German legation, In charge of the protec
tion of British Interests in Venezuela,
received a telegram from Berlin In which.
In the name of the British cabinet, men
tion was made of a supposed violation of
the colonial frontier, and assurances
were urgently demanded that in the fu
ture no Venezuelan soldiers should be
allowed to cross the stream on that side,
and go to the right bank of the Cuyunl
river. A declaration of this kjnd by
Venezuela would have been equivalent
to an Implied r&ognltlon of the alleged
rights at Great Britain to the possession
of that territory, and would have also Im
plied the withdrawal of the several pro
tests made by Venezuela ever since 18S7
against an infringement or abridgement
of her territory. Under these circum
stances no hesitation was possible, and
the answer given by the department of
foreign relations, far from giving the
assurances demanded by the British cab
inet, served only to make repetition of
all that the republic of Venezuela had
said against the claims of Great Britain,
although stating, at the same time, the
desire of the government to avoid new
difficulties through a Just and fair settle
ment of the question."
NICARAGUA CANAL.
The Nicaragua canal commission will
report as follows:
"1. The commission declare that the
Nicaragua route is by far the best for
an interoceanic canal.
"2. While the line laid out by the Nica
ragua Canal company Is good In some re
spects, a number of deviations from this
line, which will make the canal more
feasible and easier to build, are recom
mended.
"3. The railroad now in use is not In
good condition, and prospects of improv
ing it do not seem satisfactory.
“4. Continuous washing down of sand
has greatly damaged the work done on
the Greytown harbor. The condition of
the soil here seems to be a great bar
to successful work.
“5. Government control of the canal is
recommended, and congress is advised to
make it a national undertaking."
The re-port is a lengthy one, and goes
into details on the points above enumer
ated. The commission, while it was not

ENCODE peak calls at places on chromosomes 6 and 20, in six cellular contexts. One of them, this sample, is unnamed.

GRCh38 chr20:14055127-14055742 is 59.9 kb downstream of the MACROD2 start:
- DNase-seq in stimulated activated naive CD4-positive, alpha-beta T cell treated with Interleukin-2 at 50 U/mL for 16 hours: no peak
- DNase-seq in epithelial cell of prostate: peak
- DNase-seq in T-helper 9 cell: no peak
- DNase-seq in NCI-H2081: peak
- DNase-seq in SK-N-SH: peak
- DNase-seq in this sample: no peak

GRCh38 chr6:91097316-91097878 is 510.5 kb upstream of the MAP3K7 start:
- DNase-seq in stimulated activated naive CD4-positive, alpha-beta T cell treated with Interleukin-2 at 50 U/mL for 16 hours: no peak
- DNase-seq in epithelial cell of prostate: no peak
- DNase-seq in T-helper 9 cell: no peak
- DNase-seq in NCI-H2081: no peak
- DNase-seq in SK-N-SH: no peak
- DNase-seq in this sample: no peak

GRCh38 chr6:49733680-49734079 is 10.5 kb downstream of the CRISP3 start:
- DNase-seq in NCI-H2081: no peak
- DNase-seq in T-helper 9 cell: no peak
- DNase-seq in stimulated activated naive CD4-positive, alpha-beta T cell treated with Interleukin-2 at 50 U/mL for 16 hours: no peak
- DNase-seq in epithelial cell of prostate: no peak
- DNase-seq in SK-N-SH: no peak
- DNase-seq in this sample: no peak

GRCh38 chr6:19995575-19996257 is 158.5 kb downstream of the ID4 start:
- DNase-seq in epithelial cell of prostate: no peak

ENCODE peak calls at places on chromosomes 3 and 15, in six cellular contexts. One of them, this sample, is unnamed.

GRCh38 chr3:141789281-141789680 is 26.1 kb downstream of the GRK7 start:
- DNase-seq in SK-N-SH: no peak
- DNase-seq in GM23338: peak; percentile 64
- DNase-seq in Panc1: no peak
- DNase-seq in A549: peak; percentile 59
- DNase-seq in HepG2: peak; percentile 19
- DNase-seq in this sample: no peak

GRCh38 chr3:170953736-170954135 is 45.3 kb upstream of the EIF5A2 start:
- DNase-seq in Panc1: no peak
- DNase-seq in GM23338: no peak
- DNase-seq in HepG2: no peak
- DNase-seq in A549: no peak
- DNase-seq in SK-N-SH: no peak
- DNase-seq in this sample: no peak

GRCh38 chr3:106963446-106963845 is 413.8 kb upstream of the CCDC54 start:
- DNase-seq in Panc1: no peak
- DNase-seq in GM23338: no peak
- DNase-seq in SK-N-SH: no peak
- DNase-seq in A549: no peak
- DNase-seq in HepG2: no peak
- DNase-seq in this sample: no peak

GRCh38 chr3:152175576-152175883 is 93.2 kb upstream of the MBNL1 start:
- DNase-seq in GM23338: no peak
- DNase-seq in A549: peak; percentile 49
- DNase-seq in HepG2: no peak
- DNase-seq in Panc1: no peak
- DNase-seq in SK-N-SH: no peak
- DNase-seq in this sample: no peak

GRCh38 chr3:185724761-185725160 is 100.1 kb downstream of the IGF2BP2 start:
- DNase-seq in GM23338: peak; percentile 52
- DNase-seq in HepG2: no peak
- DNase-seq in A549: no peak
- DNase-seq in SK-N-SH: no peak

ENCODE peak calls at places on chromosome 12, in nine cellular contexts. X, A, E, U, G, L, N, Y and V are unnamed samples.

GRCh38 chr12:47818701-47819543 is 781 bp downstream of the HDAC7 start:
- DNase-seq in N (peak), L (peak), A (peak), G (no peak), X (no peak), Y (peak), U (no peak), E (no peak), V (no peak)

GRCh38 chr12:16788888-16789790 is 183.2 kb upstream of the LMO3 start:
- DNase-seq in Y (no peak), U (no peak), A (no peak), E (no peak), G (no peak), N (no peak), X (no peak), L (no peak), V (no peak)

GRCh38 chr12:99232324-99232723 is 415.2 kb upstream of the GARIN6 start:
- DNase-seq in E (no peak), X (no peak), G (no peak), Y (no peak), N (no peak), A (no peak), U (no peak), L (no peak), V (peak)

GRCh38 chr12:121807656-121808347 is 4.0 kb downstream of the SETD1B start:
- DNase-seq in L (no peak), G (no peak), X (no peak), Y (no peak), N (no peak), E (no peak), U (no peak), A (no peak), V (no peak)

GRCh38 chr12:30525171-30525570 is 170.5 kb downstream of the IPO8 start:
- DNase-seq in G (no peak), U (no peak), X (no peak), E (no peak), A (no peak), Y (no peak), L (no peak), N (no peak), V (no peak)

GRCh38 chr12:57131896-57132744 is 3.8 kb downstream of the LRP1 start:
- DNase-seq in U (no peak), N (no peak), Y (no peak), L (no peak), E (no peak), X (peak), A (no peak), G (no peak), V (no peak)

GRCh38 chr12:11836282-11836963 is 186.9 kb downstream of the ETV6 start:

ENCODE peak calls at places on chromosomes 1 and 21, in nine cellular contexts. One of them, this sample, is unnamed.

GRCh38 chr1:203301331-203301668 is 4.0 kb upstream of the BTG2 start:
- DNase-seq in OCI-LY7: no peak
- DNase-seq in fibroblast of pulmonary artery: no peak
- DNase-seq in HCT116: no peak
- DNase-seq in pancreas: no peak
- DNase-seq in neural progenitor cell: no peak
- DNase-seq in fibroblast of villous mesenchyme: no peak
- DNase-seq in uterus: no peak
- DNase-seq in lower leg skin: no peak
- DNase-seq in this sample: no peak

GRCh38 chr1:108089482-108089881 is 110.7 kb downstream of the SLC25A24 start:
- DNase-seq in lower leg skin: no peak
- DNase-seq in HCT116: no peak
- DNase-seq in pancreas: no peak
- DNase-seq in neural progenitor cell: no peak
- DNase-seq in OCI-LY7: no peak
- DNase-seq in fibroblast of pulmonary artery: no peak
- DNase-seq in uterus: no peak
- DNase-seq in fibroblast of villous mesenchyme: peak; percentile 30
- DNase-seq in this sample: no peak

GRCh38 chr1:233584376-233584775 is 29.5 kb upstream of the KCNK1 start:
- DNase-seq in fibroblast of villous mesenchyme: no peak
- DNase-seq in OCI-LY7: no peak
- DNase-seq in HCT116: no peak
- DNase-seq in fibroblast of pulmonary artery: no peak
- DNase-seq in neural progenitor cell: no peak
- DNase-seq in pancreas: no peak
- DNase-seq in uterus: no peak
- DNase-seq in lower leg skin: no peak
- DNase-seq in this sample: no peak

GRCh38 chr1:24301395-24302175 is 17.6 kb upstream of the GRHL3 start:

authorized to report on the Panama canal,
visited the isthmus, and investigation
there has been of great aid in comparing
the geographical advantages of both
places. The report will be finished and in
the hands of the president by Novem
ber 1.
ALABAMA EDITORS.
Says the Standard GaVge:
"Hon. J. F. Stallings regards Escambia
aa his most difficult county to carry, and
it appears now that he will have a walk
over here.”
The Alexander City Outlook says: "Our
democracy Is broad enough and our plat
form is big enough to embrace Capt. Joe
Johnston for governor even before it
comes to the pinch. Why? Because of
his long devotion to th eparty, of which
he is a strong representative.”
Says the Eutaw Whig and Observer:
i‘We want all of our people to come to
gether—whether silverloons, goldbugs or
v hat not—and Jet’s do our best to ad
vance the interests of our country. Quit
abusing one another and go<ta.nd in hand
in our efforts to make Alabama the great
est state of this great union of states."
Th? Montgomery Advertiser objected
to the Birmingham State because it had
too much to say about the silver question,
and now finds fault with the Stale Her
ald because it has less to say about sil
ver than did the State. But the old lady
has reached the point where she is noth
ing if not bigoted, contentious and fault
finding. It has no sort of tolerance for
those who do not see and think just as
it does.—Jacksonville Republican.
Grover Cleveland and party will not
visit Alexander City this trip, but we
hope to grow big enough to catch him
on his next southern visit.—Alexander
City Outlook.
It is unnecessary to wait until you
grow large. There is not a bettor fishing